THE SWORD OF ALEX
by Rib Davis.
The White Bear Theatre, 138 Kennington Park Road, London SE11 4JD to 6 October 2018.
Tues – Sun 7.30pm.
Runs 1hr 45 mins One interval.
TICKETS: 0333 012 4963.
Review: William Russell 20 September
The cost of independence
A good cast work hard to inject life into this undeniably intriguing play, but the mixture of private lives and public and political conflict over the desire of a region of a country to secure independence does not quite work and following things becomes rather confusing. The structure of the play, which consists of tiny scenes switching between the domestic life of Karl (DK Ugonna), the leader of the breakaway party and his wife Gina (Georgia Winters), the political power disputes between Karl and Antonio (Patrick Regia) as the strive to end the civil war, and Antonio’s relations with his former mistress Calantha (Kate Terence) does not help. The idea is simple enough – if the divisions in the state are tribal so too are those within a family.
It is not fault of the actress, but Karl’s domestic problems – she wants to leave, he refuses to accept that she can take their daughter with her – are distracting. On the other hand the one between Antonio and Calantha – she, we discover, is pregnant with his child but has no interest in continuing their relationship – does reveal just how single minded those who wish to retain power at all costs can be. But the rest of their relationship really does not, just as with that between Karl and Gina, quite work, although the violence when it comes is certainly shocking.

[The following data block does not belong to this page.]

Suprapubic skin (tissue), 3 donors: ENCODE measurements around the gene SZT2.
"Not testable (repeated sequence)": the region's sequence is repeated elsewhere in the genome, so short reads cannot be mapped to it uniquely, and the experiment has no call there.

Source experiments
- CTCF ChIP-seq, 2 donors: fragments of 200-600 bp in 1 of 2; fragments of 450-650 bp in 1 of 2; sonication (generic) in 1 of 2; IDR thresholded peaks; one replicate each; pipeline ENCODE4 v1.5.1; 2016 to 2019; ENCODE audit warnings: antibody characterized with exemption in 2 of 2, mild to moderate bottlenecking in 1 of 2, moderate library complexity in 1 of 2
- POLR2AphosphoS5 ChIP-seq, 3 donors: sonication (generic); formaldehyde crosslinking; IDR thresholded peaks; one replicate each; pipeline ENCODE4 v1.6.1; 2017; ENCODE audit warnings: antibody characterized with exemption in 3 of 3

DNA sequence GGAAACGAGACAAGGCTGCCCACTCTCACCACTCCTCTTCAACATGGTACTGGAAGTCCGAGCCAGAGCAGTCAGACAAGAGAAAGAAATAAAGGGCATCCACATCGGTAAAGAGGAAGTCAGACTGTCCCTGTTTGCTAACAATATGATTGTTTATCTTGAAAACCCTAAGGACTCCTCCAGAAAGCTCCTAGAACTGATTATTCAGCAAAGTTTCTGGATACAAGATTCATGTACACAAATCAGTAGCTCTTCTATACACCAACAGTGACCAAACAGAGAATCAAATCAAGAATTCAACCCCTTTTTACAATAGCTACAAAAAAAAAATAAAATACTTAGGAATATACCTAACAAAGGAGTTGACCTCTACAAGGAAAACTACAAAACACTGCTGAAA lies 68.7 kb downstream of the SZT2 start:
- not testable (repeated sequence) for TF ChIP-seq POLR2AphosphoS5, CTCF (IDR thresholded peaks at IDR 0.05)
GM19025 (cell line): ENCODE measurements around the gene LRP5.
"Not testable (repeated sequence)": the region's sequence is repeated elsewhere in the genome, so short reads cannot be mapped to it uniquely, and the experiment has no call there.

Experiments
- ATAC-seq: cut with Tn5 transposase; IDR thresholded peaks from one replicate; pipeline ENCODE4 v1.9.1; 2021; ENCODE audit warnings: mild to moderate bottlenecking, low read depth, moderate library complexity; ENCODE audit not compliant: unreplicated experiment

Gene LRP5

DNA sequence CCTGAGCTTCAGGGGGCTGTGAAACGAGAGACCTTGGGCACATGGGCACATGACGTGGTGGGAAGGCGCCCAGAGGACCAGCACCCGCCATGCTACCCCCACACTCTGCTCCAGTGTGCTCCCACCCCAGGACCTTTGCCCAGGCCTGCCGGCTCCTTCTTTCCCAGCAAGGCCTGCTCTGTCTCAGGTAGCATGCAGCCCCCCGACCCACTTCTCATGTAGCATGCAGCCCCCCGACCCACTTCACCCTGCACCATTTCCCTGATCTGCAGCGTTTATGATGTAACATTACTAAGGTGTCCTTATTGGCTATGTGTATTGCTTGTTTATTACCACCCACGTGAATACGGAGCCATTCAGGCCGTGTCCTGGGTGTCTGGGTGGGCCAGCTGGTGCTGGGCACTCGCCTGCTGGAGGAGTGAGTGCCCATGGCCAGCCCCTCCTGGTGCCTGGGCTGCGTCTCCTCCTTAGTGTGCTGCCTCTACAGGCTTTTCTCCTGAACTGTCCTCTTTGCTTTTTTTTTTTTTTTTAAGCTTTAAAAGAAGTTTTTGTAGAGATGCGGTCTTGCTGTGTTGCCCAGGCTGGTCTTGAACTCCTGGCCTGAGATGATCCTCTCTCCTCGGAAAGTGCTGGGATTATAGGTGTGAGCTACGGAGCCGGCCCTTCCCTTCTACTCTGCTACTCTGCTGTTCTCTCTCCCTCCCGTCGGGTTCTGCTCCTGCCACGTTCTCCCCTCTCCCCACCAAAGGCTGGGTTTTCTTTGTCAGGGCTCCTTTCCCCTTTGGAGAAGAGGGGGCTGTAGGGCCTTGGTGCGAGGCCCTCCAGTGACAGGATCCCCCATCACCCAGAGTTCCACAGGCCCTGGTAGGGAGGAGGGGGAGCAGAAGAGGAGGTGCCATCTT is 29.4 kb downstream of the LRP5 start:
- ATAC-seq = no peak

As for the discussion between Karl and Antonio, the heart of the play, about what is feasible, about how to get out of the situation they are in – there has been civil war, violence, people have died, reputations have to be protected, Antonio wants to retain his overall control, Karl needs some sort of recognition of independence – it is certainly interesting.
Director Brian Woolland has secured good performances and the piece does move briskly along – the verdict then it is worth catching but somehow doesn’t quite hit the target.
Calantha: Kate Terence.
Antonio: Patrick Regis.
Gina: Georgia Winters.
Karl: DK Ugonna.
Director: Brian Woolland.
Designer: Alys Whitehead
Assistant Designers: Rebecca Rae and Emma Cole
Lighting & Sound Design: Chuma Emembolu.
Designer Violence: David Broughton Davies.
Production photography: Valeria Coizza.